Provocation comes into play, he said, when an accused person loses all self control as a result of something said or done by the deceased.

Counsel said the jury should consider Mr Hayes's age, 20 at the time. He had some struggles but had never come to the attention of gardai for violence.

For three years he had a relationship with Jodie Byrnes and fell in love with her. Although they had broken up, they had shared some intimacy in the days previous to the attack.

That Thursday Mr Hayes received a phone call from Ms Byrnes saying a man had tried to rape her in the house in Pallasgreen the previous night. “She is wound up about it and has been winding up Dylan,” he said.

Mr Dylan went to see her and speaks to her in an upstairs bedroom before coming downstairs where there is “mayhem”.

There is roaring and shouting as Sharon Kelly is trying to get everyone out of the house. “It is a hot and hostile place,” said Mr NIcholas, and then Mr Hayes was told by Sharon Kelly and Shane Murphy that Jodie is lying about the sexual assault.

As the “pulling and dragging” continued there was an accusation that Shane Murphy called Mr Hayes a junkie.

“Put yourself in his shoes,” said Mr Nicholas. He asked them to think of the “sting” of being told that Jodie is a liar and being called a junkie and being pushed out of the house.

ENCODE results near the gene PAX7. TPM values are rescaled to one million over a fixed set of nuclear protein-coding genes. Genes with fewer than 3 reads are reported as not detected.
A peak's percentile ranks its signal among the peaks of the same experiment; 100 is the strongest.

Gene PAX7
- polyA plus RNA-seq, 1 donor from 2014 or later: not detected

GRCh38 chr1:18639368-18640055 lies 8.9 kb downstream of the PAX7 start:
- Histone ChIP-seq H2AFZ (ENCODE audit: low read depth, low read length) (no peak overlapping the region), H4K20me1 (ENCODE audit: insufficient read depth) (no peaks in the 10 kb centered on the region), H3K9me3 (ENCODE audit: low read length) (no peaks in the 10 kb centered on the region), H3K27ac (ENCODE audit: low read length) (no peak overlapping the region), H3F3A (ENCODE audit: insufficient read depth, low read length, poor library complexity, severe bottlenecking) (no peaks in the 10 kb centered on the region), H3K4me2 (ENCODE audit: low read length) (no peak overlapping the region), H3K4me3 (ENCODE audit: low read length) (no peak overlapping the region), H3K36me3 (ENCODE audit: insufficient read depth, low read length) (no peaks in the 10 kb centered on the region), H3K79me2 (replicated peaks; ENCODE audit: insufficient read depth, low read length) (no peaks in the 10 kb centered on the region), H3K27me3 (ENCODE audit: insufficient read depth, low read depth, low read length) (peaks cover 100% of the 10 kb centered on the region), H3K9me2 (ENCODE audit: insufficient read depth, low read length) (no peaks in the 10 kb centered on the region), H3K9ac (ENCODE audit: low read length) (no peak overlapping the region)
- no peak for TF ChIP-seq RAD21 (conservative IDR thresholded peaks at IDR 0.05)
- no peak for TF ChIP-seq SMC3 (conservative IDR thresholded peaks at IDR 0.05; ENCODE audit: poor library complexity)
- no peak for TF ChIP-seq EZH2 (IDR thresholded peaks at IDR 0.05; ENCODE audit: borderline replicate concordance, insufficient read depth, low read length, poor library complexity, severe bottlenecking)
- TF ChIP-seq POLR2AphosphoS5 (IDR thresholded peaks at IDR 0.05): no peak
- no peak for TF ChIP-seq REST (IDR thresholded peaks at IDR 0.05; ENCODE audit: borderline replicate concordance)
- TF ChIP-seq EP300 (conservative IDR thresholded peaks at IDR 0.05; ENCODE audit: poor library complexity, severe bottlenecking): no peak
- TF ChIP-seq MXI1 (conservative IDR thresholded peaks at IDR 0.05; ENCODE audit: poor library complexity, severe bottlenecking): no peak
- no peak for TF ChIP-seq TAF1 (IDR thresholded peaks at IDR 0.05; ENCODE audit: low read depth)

He said they must consider Mr Hayes, with his character and background, and if they believe it is reasonably possible that he lost all self control they should find him not guilty of murder but guilty of manslaughter.

He also asked them to consider the pathologist's evidence, which described a “frenzied attack” in which 23 stab wounds and 26 other bruises and abrasions were inflicted.

This, he said, showed that Mr Hayes, who had no background of violence, was not in control of his own actions.

Mr Bowman said the eye witness testimony of Sharon Kelly and Ailish Flood, who said they saw Mr Hogan stab the deceased, had been torn apart by the scientific evidence.

While everyone who was in close proximity to the deceased during the attack were covered in Mr Murphy's blood, Mr Hogan had none of the deceased's blood on him.

He submitted that the screwdriver alleged used by Mr Hogan during the attack was not responsible for any of the fatal wounds, according to the evidence of Deputy State Pathologist Dr Linda Mulligan.

He said that the pathologist's evidence could not link the screwdriver definitively to any of the wounds and asked if this was compatible with the idea that he was wielding the weapon like a “maniac”.

Mr Bowman said the prosecution is attempting to convict his client on the basis that he was involved in a joint enterprise with Mr Hayes. He said the only evidence to support that idea was that Sharon Kelly claims she heard both accused men say: "Get him, get him."

Mr Bowman said Ms Kelly's evidence is not reliable. He said she had been wrong about who was holding a knife and who was holding the screwdriver, she was wrong about the colour of the knife and a number of other details.

He told the jury that she is not reliable and his client should not be convicted based on what she said she remembers hearing.

He called for a full acquittal but also pointed out that if the jury believes Mr Hogan did play a role in the death of Mr Murphy, that they should consider the defence of provocation in his case also.

Justice Patrick McCarthy will begin his charge to the jury on Monday.